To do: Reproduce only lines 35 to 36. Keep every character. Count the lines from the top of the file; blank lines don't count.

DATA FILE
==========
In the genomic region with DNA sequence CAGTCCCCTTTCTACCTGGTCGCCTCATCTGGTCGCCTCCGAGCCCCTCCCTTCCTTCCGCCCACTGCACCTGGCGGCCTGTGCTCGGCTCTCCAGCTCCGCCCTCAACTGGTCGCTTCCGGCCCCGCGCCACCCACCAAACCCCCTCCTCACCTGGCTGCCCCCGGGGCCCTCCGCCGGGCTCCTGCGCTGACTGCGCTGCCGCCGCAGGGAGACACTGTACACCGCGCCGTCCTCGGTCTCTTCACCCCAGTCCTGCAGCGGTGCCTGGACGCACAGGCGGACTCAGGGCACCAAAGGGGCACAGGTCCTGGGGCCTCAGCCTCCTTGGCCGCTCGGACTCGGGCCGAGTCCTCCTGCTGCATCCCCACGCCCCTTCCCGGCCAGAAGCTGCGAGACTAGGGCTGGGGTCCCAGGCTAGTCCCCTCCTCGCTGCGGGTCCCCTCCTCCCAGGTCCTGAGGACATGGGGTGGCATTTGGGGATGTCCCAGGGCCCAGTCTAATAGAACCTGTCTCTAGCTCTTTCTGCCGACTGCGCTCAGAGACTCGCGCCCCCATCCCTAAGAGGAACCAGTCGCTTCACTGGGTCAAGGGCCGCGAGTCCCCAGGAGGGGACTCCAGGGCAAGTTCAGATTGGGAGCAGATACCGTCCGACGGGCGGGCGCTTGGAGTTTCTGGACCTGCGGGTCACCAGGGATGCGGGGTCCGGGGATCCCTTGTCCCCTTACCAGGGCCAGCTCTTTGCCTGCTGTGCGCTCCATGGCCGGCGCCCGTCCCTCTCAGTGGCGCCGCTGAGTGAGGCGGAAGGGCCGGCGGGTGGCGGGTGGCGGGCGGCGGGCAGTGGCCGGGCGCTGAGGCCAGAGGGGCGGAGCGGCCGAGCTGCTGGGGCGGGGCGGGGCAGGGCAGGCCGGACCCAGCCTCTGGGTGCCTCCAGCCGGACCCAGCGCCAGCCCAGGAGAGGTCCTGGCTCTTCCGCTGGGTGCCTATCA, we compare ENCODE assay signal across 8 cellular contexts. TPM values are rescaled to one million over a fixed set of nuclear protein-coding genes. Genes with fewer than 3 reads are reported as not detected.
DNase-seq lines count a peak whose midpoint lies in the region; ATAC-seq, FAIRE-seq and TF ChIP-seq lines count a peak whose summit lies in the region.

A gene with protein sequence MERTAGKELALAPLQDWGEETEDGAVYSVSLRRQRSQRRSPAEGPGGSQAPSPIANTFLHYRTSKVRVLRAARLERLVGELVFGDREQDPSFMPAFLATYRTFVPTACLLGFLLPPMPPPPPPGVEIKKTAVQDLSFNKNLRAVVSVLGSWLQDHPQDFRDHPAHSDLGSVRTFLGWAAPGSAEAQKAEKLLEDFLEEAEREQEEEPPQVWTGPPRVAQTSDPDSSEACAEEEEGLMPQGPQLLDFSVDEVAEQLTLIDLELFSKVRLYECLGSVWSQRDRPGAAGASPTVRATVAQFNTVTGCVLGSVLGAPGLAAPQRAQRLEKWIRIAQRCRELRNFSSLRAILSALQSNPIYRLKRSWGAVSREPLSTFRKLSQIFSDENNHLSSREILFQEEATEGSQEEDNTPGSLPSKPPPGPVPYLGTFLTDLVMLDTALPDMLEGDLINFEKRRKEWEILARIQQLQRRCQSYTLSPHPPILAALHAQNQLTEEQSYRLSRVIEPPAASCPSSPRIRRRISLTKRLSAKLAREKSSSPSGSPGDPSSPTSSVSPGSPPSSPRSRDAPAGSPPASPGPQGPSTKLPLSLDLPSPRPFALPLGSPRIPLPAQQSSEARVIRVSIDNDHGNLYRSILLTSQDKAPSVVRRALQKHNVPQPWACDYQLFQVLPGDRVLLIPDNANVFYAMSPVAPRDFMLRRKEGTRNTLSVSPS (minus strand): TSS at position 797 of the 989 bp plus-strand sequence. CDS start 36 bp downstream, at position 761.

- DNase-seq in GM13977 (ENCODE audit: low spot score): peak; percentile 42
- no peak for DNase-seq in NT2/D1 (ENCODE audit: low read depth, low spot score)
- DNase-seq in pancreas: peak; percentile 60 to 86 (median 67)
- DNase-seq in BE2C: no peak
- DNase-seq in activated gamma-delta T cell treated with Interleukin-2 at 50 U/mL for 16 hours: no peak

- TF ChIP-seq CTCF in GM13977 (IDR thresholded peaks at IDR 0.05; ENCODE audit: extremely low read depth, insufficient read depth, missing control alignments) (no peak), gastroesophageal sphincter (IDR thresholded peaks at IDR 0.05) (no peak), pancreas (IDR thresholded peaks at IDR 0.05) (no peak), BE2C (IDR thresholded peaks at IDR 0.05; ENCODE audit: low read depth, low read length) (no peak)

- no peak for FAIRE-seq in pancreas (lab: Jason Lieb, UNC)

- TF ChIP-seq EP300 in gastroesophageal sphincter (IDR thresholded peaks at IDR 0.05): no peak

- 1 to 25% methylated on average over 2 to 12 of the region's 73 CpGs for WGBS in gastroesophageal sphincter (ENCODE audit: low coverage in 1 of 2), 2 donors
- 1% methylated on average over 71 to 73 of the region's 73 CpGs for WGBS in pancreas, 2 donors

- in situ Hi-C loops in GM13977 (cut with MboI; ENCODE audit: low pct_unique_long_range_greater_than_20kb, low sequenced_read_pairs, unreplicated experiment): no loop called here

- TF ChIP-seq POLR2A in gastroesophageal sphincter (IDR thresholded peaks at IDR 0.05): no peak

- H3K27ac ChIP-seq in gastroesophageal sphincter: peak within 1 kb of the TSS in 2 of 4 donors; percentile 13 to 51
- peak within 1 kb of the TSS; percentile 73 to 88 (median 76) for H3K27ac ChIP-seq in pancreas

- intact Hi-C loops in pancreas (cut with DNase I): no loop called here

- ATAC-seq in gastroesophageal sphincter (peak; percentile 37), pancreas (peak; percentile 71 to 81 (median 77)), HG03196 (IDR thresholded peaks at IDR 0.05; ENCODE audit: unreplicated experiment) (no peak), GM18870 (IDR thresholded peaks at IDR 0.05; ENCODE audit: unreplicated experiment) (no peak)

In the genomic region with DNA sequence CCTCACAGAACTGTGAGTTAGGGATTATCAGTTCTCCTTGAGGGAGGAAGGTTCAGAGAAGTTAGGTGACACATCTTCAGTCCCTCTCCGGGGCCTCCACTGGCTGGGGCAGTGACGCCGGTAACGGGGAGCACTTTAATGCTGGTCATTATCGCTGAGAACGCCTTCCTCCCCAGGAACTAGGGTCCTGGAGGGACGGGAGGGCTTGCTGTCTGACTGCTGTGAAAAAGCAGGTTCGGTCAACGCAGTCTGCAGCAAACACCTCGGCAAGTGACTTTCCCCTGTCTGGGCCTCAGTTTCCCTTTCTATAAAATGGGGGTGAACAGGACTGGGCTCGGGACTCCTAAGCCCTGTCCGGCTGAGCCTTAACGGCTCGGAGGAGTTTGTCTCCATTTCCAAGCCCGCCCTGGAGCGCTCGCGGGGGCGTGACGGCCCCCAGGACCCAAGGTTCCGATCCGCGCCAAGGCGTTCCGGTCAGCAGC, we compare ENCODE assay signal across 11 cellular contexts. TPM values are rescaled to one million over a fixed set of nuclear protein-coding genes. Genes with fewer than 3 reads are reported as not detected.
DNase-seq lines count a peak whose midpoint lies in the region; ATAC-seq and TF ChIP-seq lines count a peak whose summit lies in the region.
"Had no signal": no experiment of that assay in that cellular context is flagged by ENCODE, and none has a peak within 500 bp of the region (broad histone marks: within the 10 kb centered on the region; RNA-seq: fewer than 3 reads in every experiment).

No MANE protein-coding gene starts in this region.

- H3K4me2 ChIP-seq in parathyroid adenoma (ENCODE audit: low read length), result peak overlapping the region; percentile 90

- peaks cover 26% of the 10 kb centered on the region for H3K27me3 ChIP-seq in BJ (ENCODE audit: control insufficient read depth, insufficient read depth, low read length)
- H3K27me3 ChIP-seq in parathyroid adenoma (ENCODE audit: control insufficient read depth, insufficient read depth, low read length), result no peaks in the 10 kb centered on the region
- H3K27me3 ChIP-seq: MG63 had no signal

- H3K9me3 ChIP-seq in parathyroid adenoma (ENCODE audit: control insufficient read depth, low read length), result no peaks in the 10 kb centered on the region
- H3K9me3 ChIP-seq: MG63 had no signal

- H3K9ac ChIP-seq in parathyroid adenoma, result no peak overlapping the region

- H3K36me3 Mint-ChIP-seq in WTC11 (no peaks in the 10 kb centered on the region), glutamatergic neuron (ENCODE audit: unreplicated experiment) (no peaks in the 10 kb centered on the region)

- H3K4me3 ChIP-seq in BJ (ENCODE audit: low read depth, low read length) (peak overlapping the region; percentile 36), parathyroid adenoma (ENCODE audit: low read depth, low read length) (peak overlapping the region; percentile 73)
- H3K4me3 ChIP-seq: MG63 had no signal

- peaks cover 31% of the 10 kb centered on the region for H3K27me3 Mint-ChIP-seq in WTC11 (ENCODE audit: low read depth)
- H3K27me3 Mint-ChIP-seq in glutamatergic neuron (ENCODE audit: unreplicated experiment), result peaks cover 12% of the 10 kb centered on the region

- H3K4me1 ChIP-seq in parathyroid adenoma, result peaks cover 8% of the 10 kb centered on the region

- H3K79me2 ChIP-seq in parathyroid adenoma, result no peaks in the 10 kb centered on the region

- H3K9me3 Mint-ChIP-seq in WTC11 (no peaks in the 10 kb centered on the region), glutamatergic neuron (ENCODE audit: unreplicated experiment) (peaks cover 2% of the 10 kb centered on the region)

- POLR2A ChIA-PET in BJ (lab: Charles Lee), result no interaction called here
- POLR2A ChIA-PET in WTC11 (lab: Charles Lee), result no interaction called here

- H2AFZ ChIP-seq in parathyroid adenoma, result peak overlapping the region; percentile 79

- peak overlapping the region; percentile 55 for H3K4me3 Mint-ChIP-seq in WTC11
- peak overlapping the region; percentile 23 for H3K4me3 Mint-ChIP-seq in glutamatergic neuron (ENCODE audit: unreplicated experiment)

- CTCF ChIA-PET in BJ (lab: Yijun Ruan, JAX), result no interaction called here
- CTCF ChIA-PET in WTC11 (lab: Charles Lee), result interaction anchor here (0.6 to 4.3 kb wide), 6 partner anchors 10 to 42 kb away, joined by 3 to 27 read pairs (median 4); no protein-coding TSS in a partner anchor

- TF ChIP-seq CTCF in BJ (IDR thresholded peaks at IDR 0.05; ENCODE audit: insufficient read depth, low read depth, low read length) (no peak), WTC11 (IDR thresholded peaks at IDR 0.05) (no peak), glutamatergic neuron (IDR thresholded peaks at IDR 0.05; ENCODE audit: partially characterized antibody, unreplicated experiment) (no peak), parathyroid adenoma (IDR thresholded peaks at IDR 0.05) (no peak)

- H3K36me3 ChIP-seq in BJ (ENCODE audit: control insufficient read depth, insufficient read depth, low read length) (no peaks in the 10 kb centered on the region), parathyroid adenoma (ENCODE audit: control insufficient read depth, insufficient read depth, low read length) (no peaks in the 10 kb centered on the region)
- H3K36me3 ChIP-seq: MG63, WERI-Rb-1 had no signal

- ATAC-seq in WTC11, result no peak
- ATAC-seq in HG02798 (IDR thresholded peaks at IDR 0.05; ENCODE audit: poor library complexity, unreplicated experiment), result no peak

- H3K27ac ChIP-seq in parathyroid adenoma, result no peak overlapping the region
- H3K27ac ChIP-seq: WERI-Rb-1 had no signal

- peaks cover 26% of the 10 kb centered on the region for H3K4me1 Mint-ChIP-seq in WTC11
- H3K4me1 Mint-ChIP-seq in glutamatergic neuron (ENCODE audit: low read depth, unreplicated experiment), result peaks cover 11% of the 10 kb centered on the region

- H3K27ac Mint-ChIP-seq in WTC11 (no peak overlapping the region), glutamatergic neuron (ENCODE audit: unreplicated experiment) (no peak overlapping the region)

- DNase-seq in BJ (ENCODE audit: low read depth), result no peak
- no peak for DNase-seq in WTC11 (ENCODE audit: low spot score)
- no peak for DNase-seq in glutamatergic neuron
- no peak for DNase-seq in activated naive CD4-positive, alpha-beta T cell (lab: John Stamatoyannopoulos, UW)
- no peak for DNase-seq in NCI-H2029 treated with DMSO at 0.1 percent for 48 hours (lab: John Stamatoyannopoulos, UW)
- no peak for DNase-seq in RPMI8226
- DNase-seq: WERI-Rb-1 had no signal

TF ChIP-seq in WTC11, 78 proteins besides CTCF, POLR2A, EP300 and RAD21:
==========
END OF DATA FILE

- H3K27me3 Mint-ChIP-seq in glutamatergic neuron (ENCODE audit: unreplicated experiment), result peaks cover 12% of the 10 kb centered on the region

- H3K4me1 ChIP-seq in parathyroid adenoma, result peaks cover 8% of the 10 kb centered on the region